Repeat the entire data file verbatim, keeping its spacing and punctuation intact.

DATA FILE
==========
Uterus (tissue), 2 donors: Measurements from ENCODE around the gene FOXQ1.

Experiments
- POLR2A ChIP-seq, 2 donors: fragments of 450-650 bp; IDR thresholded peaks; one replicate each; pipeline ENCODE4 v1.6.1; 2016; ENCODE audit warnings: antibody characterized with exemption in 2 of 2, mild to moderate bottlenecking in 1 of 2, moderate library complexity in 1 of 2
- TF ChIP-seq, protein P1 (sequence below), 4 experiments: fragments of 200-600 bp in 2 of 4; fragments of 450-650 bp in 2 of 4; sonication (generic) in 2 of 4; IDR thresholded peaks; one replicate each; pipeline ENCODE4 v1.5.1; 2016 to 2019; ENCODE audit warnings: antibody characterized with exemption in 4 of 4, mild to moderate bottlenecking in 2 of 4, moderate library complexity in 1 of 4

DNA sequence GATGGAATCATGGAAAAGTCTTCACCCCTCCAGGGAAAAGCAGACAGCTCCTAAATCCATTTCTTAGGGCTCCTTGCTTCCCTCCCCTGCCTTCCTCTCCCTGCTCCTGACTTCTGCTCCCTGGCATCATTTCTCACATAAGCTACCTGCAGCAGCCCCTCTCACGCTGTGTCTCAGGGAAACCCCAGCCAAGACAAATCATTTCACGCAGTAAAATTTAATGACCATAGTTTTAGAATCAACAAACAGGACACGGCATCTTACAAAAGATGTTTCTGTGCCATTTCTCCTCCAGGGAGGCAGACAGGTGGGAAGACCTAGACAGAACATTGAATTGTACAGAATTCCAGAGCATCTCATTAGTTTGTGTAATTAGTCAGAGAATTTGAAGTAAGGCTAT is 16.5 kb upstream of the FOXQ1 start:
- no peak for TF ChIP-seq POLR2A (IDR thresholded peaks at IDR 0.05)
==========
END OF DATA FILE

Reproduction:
Uterus (tissue), 2 donors: Measurements from ENCODE around the gene FOXQ1.

Experiments
- POLR2A ChIP-seq, 2 donors: fragments of 450-650 bp; IDR thresholded peaks; one replicate each; pipeline ENCODE4 v1.6.1; 2016; ENCODE audit warnings: antibody characterized with exemption in 2 of 2, mild to moderate bottlenecking in 1 of 2, moderate library complexity in 1 of 2
- TF ChIP-seq, protein P1 (sequence below), 4 experiments: fragments of 200-600 bp in 2 of 4; fragments of 450-650 bp in 2 of 4; sonication (generic) in 2 of 4; IDR thresholded peaks; one replicate each; pipeline ENCODE4 v1.5.1; 2016 to 2019; ENCODE audit warnings: antibody characterized with exemption in 4 of 4, mild to moderate bottlenecking in 2 of 4, moderate library complexity in 1 of 4

DNA sequence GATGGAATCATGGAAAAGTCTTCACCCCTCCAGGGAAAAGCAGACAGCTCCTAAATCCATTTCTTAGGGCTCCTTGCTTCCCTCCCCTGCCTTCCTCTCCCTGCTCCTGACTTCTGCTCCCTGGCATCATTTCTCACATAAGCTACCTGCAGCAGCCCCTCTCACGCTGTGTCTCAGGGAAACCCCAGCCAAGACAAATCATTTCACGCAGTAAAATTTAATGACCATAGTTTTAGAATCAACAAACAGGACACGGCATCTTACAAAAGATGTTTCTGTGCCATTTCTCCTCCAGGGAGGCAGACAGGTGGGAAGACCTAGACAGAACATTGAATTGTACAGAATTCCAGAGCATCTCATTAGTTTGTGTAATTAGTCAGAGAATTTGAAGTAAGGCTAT is 16.5 kb upstream of the FOXQ1 start:
- no peak for TF ChIP-seq POLR2A (IDR thresholded peaks at IDR 0.05)